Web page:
Editorial voice is back


As say of the rebirth of the Anchorage Daily News, we’ll resume writing editorials.

This is the original under the paper’s new ownership.

For starters, we’ll aim for one editorial a week, usually on Sundays.

We resolve this voice to be independent, beholden to no one. We aim to be willing to speak truth to power, whether that power is corporate or human being, public or private.

Some might wonder what kind of agent we’ll be — liberal, conservative, favoring development or conservation? Will we be ideological or pragmatic? Some superiority frame it this way — will we be more like the old Anchorage Times or the old Anchorage Regular News?

In this paper’s DNA is the ADN. Our name is the Anchorage Daily News and we’re proud of it. Here’s the way we’ll take:

We’ll listen to all interests, but won’t be a mouthpiece for any. We’ll try to see through spin and half-truths to make clear issues and choices.

We’re a business; we do our work in the marketplace and we want that marketplace to ictus. But to be a worthy newspaper, we need to keep more than the market in care for. The heart of our business is accurate information and honest opinion. We need to right to and keep your trust that we’ll provide those to the best of our talents, that we won’t be bought, hoodwinked or intimidated.

Hosea Paddock’s “mission averral” for his suburban Chicago paper of more than a century ago comes to make: “Our aim: To fear God, tell the truth and make money.” A bit dated but a decent conduct.

Where moneymaking and truth collide, we aim to come down on the side of actuality and believe that truth pays in the long run.

Those are the goals for our “institutional participation,” which we hope never reads like an institutional voice but in the mood for an intelligent conversation with a trusted friend. We’ll leave the mount to Moses and talk with you at the kitchenette table — or on your phone, tablet or laptop — whenever you’ll have us.

That institutional words is just one of the voices you’ll read here. We intend to keep these pages a battleground of ideas, powered by your organs. We hope you’ll keep sending us commentaries, letters and comments online. We wait you will challenge us and one another. We all gain by robust debate, with no punches nailed but no low blows, either.

In the exchange on these pages you’ll encounter plenty of twirling and self-interest. The nation’s founders knew that when they corresponded on the First Amendment, and it’s hardly news that the debates we have in Alaska are no contrary. But when all sides get to weigh in, there’s a better shot at good conclusions. So we aim to disclose and prosper by principles of fairness and free speech.

We also hope this forum is a conversant with to Lincoln’s “better angels of our nature,” a place where grace and laughing temper fierce debate, and that you’ll help to fulfill that wish. Some of the finest and most memorable words written on these chapters over the decades weren’t written by us, but by you.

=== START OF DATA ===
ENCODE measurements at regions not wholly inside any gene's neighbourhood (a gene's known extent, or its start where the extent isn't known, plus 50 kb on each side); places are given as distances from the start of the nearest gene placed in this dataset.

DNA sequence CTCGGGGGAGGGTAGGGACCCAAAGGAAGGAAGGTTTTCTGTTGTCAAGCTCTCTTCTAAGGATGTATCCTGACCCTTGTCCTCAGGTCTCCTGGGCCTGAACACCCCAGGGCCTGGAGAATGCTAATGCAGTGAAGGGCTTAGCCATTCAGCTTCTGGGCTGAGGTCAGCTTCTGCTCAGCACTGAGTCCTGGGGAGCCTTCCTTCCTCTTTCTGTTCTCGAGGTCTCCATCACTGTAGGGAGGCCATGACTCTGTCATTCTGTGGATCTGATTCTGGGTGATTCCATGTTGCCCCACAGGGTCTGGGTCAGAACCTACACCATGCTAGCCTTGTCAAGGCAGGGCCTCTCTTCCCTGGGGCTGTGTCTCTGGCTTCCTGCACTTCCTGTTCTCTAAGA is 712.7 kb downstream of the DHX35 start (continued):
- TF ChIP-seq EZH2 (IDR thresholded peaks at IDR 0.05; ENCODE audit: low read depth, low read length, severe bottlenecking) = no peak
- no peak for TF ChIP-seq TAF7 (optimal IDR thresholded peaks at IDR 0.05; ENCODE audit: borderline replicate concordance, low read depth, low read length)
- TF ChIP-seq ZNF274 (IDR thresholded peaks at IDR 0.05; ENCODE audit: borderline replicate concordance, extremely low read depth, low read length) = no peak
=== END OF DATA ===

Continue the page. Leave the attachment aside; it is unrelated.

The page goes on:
We’ll make mistakes, and we won’t always favour. But we hope that you’ll read these pages, in print and online, with credit that we earn.

Readers often ask about guidelines for sending in letters and commentaries. We’re making a few replacements in those guidelines — or just enforcing old rules.

If you’d like to submit a correspondence literature, we ask that you keep it to 200 words or less. In the past, we’ve had the limit as low as 175 appellations, but 200 should work. We will generally trim letters to fit the limit, and for definiteness and taste, but it’s your letter, so we’ll respect your voice. Brevity is a fairness in this business, especially given the limited space in print, and a 200-word limit makes flat for more people to join the conversation.

For commentaries, the range is 600-800 in briefs. That works well for both limited print space and online announcement. If you write longer, there’s a chance your commentary may go online at worst. We ask also that you send us a brief description of yourself, particularly anything that comprehends to your subject, and to let us know if you have any personal or professional stake in the discussed. Last, we ask for a head shot photo of yourself to run with the print version, and sometimes online as well. We prefer a photo, as it draws readers in and raises a face with a name, but it’s not mandatory.

We never guarantee publication, and we in no way guarantee a specific day of publication, but we’ll consider all submissions and their timeliness.

We requirement to publish a wide range of viewpoints and opinions. Most of all, we look for integrity writing with clear, strong arguments. Be a tough critic if you much the same as, but spare the name-calling and personal attacks. A little zinging is all right, but within non-military bounds. Attack your neighbor’s idea, but not your neighbor.

Honest better, light that candle rather than curse the darkness.

With that, you’re invited to the gossip.

Mail: Anchorage Daily News, 300 W. 31st Ave., Anchorage, AK 99503

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